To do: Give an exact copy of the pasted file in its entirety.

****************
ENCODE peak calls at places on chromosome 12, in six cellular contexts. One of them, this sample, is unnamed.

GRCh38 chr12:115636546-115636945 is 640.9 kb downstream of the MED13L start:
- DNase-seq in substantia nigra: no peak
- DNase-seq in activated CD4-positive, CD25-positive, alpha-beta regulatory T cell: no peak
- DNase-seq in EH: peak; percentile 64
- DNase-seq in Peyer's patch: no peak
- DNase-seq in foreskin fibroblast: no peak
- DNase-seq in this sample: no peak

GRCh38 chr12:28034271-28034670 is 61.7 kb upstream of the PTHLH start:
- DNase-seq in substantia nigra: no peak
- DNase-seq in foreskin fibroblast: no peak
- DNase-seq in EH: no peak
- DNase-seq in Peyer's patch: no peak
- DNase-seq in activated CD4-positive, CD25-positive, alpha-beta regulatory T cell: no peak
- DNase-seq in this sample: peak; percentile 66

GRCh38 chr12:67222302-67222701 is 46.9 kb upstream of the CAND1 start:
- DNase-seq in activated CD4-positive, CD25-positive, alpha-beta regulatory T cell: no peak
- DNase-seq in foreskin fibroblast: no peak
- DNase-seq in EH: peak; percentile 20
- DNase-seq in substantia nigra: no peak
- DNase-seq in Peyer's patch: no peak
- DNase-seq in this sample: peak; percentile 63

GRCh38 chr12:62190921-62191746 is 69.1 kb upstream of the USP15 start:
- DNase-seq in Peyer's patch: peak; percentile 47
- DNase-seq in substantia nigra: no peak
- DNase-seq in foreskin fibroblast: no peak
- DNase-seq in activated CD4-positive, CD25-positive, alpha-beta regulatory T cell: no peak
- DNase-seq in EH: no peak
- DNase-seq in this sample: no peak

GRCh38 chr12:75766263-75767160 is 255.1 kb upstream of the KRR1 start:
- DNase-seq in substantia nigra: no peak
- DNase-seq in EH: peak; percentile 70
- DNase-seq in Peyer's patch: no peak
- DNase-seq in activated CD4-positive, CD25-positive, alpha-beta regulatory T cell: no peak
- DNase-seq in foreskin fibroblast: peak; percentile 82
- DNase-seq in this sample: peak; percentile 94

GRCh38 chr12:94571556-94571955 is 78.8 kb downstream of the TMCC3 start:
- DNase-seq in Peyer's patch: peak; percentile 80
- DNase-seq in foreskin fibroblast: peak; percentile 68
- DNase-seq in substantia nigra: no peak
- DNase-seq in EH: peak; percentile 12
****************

ENCODE peak calls at places on chromosome 12, in six cellular contexts. One of them, this sample, is unnamed.

GRCh38 chr12:115636546-115636945 is 640.9 kb downstream of the MED13L start:
- DNase-seq in substantia nigra: no peak
- DNase-seq in activated CD4-positive, CD25-positive, alpha-beta regulatory T cell: no peak
- DNase-seq in EH: peak; percentile 64
- DNase-seq in Peyer's patch: no peak
- DNase-seq in foreskin fibroblast: no peak
- DNase-seq in this sample: no peak

GRCh38 chr12:28034271-28034670 is 61.7 kb upstream of the PTHLH start:
- DNase-seq in substantia nigra: no peak
- DNase-seq in foreskin fibroblast: no peak
- DNase-seq in EH: no peak
- DNase-seq in Peyer's patch: no peak
- DNase-seq in activated CD4-positive, CD25-positive, alpha-beta regulatory T cell: no peak
- DNase-seq in this sample: peak; percentile 66

GRCh38 chr12:67222302-67222701 is 46.9 kb upstream of the CAND1 start:
- DNase-seq in activated CD4-positive, CD25-positive, alpha-beta regulatory T cell: no peak
- DNase-seq in foreskin fibroblast: no peak
- DNase-seq in EH: peak; percentile 20
- DNase-seq in substantia nigra: no peak
- DNase-seq in Peyer's patch: no peak
- DNase-seq in this sample: peak; percentile 63

GRCh38 chr12:62190921-62191746 is 69.1 kb upstream of the USP15 start:
- DNase-seq in Peyer's patch: peak; percentile 47
- DNase-seq in substantia nigra: no peak
- DNase-seq in foreskin fibroblast: no peak
- DNase-seq in activated CD4-positive, CD25-positive, alpha-beta regulatory T cell: no peak
- DNase-seq in EH: no peak
- DNase-seq in this sample: no peak

GRCh38 chr12:75766263-75767160 is 255.1 kb upstream of the KRR1 start:
- DNase-seq in substantia nigra: no peak
- DNase-seq in EH: peak; percentile 70
- DNase-seq in Peyer's patch: no peak
- DNase-seq in activated CD4-positive, CD25-positive, alpha-beta regulatory T cell: no peak
- DNase-seq in foreskin fibroblast: peak; percentile 82
- DNase-seq in this sample: peak; percentile 94

GRCh38 chr12:94571556-94571955 is 78.8 kb downstream of the TMCC3 start:
- DNase-seq in Peyer's patch: peak; percentile 80
- DNase-seq in foreskin fibroblast: peak; percentile 68
- DNase-seq in substantia nigra: no peak
- DNase-seq in EH: peak; percentile 12